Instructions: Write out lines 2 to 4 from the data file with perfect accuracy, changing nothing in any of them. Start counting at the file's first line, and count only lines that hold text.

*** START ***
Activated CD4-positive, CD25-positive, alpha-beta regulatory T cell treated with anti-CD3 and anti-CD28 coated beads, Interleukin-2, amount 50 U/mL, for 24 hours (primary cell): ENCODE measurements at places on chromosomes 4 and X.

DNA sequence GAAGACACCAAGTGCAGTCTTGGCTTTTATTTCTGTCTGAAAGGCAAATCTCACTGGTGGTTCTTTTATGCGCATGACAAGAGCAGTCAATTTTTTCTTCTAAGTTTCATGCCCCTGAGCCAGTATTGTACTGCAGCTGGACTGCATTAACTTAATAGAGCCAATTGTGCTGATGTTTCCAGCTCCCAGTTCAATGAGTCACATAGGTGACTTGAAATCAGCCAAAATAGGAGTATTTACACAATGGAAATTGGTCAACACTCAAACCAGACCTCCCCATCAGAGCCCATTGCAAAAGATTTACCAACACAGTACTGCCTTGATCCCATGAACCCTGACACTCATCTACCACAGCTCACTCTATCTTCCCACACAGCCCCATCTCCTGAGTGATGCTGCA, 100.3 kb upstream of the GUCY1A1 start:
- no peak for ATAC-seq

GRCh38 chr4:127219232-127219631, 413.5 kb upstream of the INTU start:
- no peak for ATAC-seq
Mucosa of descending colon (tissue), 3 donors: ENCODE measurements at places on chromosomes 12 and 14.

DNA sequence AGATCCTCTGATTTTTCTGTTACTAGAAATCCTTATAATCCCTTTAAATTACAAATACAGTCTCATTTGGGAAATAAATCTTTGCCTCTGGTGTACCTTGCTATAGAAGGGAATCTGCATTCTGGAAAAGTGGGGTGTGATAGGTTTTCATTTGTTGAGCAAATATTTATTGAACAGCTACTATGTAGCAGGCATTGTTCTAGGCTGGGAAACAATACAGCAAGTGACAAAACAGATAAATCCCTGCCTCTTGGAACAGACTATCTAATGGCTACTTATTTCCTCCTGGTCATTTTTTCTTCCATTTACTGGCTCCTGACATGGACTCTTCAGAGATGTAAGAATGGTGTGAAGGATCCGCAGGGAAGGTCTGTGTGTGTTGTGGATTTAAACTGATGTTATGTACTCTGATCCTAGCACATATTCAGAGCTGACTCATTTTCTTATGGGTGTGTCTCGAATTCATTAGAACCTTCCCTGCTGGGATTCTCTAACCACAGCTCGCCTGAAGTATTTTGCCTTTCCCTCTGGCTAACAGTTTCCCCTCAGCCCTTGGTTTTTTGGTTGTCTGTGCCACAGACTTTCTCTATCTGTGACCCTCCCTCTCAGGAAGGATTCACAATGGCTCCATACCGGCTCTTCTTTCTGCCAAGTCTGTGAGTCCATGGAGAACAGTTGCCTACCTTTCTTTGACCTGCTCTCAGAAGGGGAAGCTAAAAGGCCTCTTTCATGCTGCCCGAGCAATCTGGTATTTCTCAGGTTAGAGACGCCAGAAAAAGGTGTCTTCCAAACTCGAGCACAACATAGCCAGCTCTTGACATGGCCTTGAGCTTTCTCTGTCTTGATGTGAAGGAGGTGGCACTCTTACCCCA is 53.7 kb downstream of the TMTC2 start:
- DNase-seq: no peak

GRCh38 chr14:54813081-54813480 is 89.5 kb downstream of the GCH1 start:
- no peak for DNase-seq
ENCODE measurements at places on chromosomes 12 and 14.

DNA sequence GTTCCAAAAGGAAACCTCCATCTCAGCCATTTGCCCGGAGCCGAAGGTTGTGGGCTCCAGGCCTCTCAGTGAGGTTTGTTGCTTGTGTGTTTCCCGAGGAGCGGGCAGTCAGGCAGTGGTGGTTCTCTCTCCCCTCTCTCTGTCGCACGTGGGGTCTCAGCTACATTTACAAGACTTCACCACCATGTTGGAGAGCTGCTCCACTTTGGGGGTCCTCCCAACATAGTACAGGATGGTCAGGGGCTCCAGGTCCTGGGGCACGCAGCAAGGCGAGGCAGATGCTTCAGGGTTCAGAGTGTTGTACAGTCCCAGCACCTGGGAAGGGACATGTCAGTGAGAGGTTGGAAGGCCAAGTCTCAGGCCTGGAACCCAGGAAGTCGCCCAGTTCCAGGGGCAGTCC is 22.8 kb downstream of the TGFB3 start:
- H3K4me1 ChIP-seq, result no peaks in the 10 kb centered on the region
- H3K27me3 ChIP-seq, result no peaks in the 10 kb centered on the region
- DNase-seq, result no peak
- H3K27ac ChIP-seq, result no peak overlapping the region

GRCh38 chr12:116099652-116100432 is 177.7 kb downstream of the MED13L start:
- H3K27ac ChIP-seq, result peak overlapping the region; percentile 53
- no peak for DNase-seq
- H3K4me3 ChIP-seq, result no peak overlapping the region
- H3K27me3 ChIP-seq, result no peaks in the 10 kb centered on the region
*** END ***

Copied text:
DNA sequence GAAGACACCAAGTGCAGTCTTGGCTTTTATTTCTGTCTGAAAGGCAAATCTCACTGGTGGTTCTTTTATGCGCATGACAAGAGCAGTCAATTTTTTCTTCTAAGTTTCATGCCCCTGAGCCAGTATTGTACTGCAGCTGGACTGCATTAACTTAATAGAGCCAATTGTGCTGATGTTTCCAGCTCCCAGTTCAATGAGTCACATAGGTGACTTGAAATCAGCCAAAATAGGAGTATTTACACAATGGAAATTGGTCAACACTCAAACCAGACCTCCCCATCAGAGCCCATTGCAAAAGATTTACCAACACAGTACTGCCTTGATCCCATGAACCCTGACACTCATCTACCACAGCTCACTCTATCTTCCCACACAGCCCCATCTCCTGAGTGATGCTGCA, 100.3 kb upstream of the GUCY1A1 start:
- no peak for ATAC-seq

GRCh38 chr4:127219232-127219631, 413.5 kb upstream of the INTU start: